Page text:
Ultrasonic Communication Project, Phase 1, FY1999

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Description

This Phase 1 project has been successful in identifying, exploring, and demonstrating methods for ultrasonic-based communication with an emphasis on the application of digital signal processing techniques. During the project, at the direction of the agency project monitor, particular attention was directed at sending and receiving ultrasonic data through air and through pipes that would be commonly found in buildings. Efforts were also focused on development of a method for transmitting computer files ultrasonically. New methods were identified and evaluated for ultrasonic communication. These methods are based on a technique called DFS. With DFS, individual alphanumeric characters are broken down ... continued below

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108 pages

Creation Information

Haynes, H.D.; Akerman, M.A. & Baylor, V.M. June 1, 2000.

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This report is part of the collection entitled: Office of Scientific & Technical Information Technical Reports and was provided by UNT Libraries Government Documents Department to Digital Library, a digital repository hosted by the UNT Libraries. It has been viewed 52 times . More information about this report can be viewed below.

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  • Oak Ridge Y-12 Plant
    Publisher Info: Oak Ridge Y-12 Plant, TN (United States)
    Place of Publication: Tennessee

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Description

This Phase 1 project has been successful in identifying, exploring, and demonstrating methods for ultrasonic-based communication with an emphasis on the application of digital signal processing techniques. During the project, at the direction of the agency project monitor, particular attention was directed at sending and receiving ultrasonic data through air and through pipes that would be commonly found in buildings. Efforts were also focused on development of a method for transmitting computer files ultrasonically. New methods were identified and evaluated for ultrasonic communication. These methods are based on a technique called DFS. With DFS, individual alphanumeric characters are broken down into a sequence of bits, and each bit is used to generate a discrete ultrasonic frequency. Characters are then transmitted one-bit-at-a-time, and reconstructed by the receiver. This technique was put into practice through the development of LabVIEW{trademark}VIs. These VIs were integrated with specially developed electronic circuits to provide a system for demonstrating the transmission and reception/reconstruction of typed messages and computer files. Tests were performed to determine the envelope for ultrasound transmission through pipes (with and without water) versus through air. The practical aspects of connections, efficient electronics, impedance matching, and the effect of damping mechanisms were all investigated. These tests resulted in a considerable number of reference charts that illustrate the absorption of ultrasound through different pipe materials, both with and without water, as a function of distance. Ultrasound was found to be least attenuated by copper pipe and most attenuated by PVC pipe. Water in the pipe provides additional damping and attenuation of ultrasonic signals. Dramatic improvements are observed, however, in ultrasound signal strength if the transducers are directly coupled to the water, rather than simply attaching them to the outside of the pipe. A major accomplishment of this project was the development and integration of hardware and software into a fully functional ultrasonic communication system for demonstration purposes. The development of this system was a major deliverable of this project and has been successfully demonstrated to the program monitor. Major system considerations are discussed in this report, including signal conditioning electronics, speed and distance of transmission, triggering and noise filtering, and error checking. The methods employed by this system are believed to be capable of transmitting information over long distances (greater than 200 ft) under ideal conditions, and under extreme conditions if several improvements are made. Several improvements are suggested as follow-on work. Brief descriptions of these activities are given.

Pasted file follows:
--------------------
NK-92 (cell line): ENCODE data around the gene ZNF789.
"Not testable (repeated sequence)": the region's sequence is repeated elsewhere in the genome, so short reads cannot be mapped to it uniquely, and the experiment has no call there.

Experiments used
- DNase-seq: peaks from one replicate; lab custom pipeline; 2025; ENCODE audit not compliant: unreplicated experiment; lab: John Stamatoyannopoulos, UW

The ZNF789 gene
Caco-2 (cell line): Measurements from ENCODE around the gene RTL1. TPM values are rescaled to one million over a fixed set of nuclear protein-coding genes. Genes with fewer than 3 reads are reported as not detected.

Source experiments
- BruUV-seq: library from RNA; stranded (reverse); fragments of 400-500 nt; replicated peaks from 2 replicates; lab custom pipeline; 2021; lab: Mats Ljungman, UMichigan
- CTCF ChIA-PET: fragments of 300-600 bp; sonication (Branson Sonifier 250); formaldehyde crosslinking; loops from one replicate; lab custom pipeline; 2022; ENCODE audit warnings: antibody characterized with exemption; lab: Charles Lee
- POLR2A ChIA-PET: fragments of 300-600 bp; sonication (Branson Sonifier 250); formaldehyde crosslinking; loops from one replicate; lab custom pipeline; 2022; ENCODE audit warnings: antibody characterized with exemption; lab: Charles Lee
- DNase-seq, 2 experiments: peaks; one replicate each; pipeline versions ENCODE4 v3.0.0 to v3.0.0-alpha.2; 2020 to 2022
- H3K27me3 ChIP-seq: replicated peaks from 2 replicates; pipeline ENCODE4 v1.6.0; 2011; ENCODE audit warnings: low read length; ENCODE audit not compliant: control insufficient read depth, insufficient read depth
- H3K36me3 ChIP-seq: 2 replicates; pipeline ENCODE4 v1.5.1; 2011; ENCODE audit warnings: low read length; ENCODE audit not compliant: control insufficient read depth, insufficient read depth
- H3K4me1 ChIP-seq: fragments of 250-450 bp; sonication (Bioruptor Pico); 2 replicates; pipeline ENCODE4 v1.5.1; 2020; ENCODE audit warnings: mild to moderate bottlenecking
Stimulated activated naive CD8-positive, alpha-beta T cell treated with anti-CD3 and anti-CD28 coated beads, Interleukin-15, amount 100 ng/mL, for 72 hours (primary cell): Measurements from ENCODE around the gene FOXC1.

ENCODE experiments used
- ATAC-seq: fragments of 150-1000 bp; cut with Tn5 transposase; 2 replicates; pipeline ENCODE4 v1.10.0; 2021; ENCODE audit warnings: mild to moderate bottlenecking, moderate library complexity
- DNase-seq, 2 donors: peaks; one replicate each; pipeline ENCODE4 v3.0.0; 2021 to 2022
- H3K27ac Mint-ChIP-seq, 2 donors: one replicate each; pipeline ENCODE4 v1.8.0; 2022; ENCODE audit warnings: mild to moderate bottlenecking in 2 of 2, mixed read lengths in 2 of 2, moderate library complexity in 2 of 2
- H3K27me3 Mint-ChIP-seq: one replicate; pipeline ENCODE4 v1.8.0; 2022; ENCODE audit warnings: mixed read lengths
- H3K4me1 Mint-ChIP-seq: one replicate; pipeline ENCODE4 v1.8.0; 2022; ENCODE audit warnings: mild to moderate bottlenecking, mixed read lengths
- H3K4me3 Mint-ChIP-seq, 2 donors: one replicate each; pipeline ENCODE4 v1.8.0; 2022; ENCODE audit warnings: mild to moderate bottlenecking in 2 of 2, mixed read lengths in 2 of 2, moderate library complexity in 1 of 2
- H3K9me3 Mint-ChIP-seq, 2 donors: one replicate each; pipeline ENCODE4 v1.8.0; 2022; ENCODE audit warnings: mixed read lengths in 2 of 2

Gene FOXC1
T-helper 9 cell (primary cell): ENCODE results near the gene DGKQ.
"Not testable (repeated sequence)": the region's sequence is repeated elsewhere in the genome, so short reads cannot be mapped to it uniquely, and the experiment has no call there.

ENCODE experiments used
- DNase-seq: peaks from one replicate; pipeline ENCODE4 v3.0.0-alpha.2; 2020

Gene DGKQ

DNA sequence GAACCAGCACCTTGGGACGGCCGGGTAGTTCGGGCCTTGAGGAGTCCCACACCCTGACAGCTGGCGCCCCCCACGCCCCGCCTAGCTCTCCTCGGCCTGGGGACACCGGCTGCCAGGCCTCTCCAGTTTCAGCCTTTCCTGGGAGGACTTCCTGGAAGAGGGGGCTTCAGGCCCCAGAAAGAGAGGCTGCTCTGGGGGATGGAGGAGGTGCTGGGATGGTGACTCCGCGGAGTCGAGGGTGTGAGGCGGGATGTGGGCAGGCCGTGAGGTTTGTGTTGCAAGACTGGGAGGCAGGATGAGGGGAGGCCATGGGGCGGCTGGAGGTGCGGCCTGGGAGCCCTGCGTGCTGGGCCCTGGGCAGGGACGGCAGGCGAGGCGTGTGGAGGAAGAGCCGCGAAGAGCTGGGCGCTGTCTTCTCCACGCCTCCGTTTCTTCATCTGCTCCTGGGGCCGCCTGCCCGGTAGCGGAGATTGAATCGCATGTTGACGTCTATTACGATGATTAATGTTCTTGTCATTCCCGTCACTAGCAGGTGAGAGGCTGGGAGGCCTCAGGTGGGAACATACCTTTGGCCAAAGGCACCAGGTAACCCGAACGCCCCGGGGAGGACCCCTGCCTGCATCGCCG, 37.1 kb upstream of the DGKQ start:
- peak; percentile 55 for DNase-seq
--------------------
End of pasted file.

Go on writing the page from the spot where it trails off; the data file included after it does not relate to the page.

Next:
Physical Description

108 pages

Source

  • Other Information: PBD: 1 Jun 2000

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  • Report No.: Y/NSP-252
  • Grant Number: AC05-84OR21400
  • DOI: 10.2172/761168 | External Link
  • Office of Scientific & Technical Information Report Number: 761168
  • Archival Resource Key: ark:/67531/metadc725701

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Office of Scientific & Technical Information Technical Reports

Reports, articles and other documents harvested from the Office of Scientific and Technical Information.

Office of Scientific and Technical Information (OSTI) is the Department of Energy (DOE) office that collects, preserves, and disseminates DOE-sponsored research and development (R&D) results that are the outcomes of R&D projects or other funded activities at DOE labs and facilities nationwide and grantees at universities and other institutions.

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Creation Date

  • June 1, 2000

Added to The UNT Digital Library

  • Sept. 29, 2015, 5:31 a.m.

Description Last Updated

  • May 6, 2016, 2:08 p.m.

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Haynes, H.D.; Akerman, M.A. & Baylor, V.M. Ultrasonic Communication Project, Phase 1, FY1999, report, June 1, 2000; Tennessee. (digital.library.unt.edu/ark:/67531/metadc725701/: accessed October 19, 2017), University of North Texas Libraries, Digital Library, digital.library.unt.edu; crediting UNT Libraries Government Documents Department.